(Bloomberg) -- Alphabet Inc.’s Google will pay $85 million to resolve a consumer privacy suit by Arizona claiming the technology giant surreptitiously collects data on users’ whereabouts for targeted advertising.
The settlement comes as Google is facing similar complaints by a group of state attorneys general, including Texas, Indiana and Washington D.C., in their respective state courts, over user location data.
Arizona accused Google in a May 2020 complaint of violating the state’s Consumer Fraud Act by gathering location data even after users opt out of a feature that records location history through other settings such as “Web & App Activity.”
Google, in its defense, had argued that the state consumer protection law requires that alleged fraud is connected to a sale or advertisement. In January, an Arizona state judge denied Google’s request to dismiss the case.
The settlement represents the largest amount per individual user Google has paid in “a privacy and consumer-fraud lawsuit of this kind,” Attorney General Mark Brnovich’s office said in a statement on Tuesday.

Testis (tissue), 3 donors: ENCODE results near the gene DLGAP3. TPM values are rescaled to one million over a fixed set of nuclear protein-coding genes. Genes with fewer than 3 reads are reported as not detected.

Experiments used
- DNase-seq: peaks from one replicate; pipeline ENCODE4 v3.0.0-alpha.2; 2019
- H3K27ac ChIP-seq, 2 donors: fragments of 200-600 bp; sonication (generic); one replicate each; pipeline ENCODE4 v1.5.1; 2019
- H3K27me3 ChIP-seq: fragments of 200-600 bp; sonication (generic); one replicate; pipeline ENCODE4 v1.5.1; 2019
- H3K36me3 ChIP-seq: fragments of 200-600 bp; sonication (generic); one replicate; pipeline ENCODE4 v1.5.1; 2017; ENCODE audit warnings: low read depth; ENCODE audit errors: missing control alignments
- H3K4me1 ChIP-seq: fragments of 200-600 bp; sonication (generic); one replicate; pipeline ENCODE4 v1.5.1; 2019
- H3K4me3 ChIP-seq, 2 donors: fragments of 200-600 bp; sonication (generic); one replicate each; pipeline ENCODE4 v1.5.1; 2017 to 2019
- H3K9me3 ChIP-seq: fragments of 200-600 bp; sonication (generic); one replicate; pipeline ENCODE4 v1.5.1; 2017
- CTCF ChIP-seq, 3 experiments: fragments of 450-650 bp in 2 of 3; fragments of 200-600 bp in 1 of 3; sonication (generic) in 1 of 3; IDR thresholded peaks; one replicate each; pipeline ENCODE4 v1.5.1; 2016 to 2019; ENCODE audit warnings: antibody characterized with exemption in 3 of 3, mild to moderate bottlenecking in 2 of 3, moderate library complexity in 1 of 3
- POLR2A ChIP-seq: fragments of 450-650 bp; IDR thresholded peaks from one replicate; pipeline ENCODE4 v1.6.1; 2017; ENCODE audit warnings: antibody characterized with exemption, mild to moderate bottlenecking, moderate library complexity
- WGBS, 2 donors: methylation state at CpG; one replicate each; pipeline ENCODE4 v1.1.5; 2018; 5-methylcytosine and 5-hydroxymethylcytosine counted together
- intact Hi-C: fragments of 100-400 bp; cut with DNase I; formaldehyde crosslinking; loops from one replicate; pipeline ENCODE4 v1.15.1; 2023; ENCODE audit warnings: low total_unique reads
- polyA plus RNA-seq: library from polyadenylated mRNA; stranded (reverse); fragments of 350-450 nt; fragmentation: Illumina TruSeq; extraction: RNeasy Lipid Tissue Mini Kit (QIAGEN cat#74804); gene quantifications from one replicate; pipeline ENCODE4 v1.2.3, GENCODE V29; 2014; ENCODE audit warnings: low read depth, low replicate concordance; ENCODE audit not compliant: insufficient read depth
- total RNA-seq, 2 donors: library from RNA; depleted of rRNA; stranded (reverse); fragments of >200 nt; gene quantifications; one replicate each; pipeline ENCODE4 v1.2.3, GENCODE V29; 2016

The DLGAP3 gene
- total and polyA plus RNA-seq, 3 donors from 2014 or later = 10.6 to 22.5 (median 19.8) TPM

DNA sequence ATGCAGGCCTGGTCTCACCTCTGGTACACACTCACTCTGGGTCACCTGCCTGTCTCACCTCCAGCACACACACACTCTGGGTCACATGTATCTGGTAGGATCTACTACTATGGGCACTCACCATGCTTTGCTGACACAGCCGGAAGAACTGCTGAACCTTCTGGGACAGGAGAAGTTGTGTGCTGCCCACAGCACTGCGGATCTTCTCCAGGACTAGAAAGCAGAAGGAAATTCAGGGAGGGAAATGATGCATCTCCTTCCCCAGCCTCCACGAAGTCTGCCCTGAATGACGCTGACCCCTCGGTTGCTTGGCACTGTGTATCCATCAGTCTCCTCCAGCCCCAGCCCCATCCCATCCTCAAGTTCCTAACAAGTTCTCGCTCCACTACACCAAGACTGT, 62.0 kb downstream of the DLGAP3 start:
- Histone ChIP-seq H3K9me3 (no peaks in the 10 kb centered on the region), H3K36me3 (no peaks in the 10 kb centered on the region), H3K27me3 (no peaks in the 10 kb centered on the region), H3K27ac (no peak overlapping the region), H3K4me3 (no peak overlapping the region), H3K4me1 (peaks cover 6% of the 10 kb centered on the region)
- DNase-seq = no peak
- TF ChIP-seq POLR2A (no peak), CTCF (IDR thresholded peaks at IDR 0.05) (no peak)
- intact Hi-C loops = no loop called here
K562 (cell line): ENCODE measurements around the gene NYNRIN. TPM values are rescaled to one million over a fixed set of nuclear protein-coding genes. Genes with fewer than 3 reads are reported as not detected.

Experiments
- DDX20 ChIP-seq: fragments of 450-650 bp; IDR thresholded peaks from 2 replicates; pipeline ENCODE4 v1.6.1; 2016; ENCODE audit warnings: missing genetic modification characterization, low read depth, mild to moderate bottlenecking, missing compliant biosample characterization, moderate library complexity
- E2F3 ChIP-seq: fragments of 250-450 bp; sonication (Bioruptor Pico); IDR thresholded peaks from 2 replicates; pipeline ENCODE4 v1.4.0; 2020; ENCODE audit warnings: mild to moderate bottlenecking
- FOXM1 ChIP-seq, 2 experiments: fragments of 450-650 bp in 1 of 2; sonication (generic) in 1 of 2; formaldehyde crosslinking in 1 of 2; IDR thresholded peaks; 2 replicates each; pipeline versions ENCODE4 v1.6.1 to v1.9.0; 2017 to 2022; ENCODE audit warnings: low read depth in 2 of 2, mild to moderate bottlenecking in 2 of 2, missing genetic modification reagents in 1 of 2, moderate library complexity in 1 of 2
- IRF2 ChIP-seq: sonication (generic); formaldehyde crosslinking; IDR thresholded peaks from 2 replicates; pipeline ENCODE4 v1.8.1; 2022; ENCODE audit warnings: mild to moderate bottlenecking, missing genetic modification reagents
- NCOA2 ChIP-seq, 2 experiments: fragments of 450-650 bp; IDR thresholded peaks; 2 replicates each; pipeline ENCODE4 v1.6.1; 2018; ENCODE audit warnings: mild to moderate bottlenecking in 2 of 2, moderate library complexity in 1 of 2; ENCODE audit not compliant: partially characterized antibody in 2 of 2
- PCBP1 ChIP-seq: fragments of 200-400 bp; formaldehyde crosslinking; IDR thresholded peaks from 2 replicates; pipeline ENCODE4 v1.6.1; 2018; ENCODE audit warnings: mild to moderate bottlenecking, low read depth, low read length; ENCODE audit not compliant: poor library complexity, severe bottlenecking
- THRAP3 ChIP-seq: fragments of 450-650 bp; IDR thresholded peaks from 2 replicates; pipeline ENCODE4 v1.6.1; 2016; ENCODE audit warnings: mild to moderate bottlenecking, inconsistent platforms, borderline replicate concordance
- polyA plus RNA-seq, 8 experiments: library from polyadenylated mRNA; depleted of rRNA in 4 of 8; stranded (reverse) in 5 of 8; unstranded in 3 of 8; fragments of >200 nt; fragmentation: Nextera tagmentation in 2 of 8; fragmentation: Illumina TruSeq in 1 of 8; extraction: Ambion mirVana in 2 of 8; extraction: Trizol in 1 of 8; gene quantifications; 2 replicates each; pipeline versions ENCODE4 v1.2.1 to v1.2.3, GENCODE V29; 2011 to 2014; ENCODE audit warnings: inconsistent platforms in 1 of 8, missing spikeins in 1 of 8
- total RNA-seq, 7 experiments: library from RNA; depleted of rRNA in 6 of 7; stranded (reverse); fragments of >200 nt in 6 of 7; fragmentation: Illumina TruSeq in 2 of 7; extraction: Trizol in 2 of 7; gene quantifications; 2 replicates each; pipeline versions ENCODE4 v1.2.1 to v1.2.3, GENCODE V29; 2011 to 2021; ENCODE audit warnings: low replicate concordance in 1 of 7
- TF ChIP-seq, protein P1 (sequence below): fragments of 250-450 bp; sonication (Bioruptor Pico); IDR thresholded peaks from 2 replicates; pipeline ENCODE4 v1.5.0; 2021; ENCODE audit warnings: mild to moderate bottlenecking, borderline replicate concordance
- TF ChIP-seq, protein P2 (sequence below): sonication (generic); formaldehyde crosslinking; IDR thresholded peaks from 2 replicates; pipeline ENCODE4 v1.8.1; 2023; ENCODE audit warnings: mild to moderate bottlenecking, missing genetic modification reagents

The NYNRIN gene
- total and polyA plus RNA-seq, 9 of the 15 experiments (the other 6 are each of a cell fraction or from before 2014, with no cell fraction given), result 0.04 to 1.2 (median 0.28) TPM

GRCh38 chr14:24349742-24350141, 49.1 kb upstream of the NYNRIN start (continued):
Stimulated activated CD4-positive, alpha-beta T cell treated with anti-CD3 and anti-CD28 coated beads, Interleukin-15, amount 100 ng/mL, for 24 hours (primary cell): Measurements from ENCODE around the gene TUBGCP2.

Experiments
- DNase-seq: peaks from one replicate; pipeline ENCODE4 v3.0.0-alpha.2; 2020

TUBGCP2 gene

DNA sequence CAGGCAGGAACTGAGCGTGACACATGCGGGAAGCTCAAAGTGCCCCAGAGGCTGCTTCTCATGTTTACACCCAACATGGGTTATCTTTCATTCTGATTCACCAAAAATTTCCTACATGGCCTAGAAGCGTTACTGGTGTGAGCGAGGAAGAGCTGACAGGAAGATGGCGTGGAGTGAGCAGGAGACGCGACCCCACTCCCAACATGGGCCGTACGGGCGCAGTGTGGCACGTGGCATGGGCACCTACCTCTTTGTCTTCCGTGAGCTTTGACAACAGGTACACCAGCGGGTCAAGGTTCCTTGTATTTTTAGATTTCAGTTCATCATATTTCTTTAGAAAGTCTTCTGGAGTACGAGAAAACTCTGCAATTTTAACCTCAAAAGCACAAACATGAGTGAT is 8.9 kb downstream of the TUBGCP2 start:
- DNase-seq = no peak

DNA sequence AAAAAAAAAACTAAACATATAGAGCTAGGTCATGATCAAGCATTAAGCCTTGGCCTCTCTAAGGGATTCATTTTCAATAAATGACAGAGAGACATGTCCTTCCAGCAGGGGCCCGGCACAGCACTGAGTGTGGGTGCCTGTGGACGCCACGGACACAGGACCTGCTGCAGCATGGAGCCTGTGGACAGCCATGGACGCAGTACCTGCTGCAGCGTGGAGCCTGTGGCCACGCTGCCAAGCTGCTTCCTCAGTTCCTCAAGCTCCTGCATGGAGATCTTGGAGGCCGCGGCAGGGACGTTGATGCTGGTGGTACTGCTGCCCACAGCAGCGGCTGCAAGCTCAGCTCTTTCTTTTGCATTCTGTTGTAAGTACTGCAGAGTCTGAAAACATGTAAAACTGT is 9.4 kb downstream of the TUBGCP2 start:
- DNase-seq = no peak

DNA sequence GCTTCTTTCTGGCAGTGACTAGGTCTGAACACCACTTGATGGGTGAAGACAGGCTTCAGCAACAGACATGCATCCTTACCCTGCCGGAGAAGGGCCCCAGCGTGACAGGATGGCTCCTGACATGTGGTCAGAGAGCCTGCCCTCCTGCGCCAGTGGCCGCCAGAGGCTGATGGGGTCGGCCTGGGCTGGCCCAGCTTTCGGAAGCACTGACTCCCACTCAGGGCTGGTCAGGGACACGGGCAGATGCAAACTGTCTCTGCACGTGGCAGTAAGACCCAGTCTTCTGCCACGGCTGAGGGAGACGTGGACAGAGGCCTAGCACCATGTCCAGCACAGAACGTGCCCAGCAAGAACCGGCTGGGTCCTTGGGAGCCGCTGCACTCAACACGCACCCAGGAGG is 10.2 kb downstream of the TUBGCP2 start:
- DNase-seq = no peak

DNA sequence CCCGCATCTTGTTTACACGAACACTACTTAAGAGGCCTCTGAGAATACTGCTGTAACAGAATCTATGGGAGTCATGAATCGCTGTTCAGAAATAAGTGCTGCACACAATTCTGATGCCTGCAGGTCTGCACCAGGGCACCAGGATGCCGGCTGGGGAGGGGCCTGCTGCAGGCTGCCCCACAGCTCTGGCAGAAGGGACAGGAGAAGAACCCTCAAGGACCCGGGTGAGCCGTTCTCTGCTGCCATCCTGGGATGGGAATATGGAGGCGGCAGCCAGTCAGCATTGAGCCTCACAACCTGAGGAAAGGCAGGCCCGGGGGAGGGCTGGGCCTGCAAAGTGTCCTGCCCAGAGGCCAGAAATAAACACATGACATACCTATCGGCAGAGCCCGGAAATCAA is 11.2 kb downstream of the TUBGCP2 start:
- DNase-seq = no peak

“I am proud of this historic settlement that proves no entity, not even big tech companies, is above the law,” Brnovich said in a statement.
José Castañeda, a spokesman for Google, said Arizona’s suit was based on old product policies that the company changed years ago. “We provide straightforward controls and auto delete options for location data, and are always working to minimize the data we collect,” Castañeda said. “We are pleased to have this matter resolved and will continue to focus our attention on providing useful products for our users.”
Google Sued by D.C., States Over Tracking Despite Opt-Outs
The case is State of Arizona v. Google LLC, 2020-006219, Arizona Superior Court, Maricopa County.
(Updates with Google comment)
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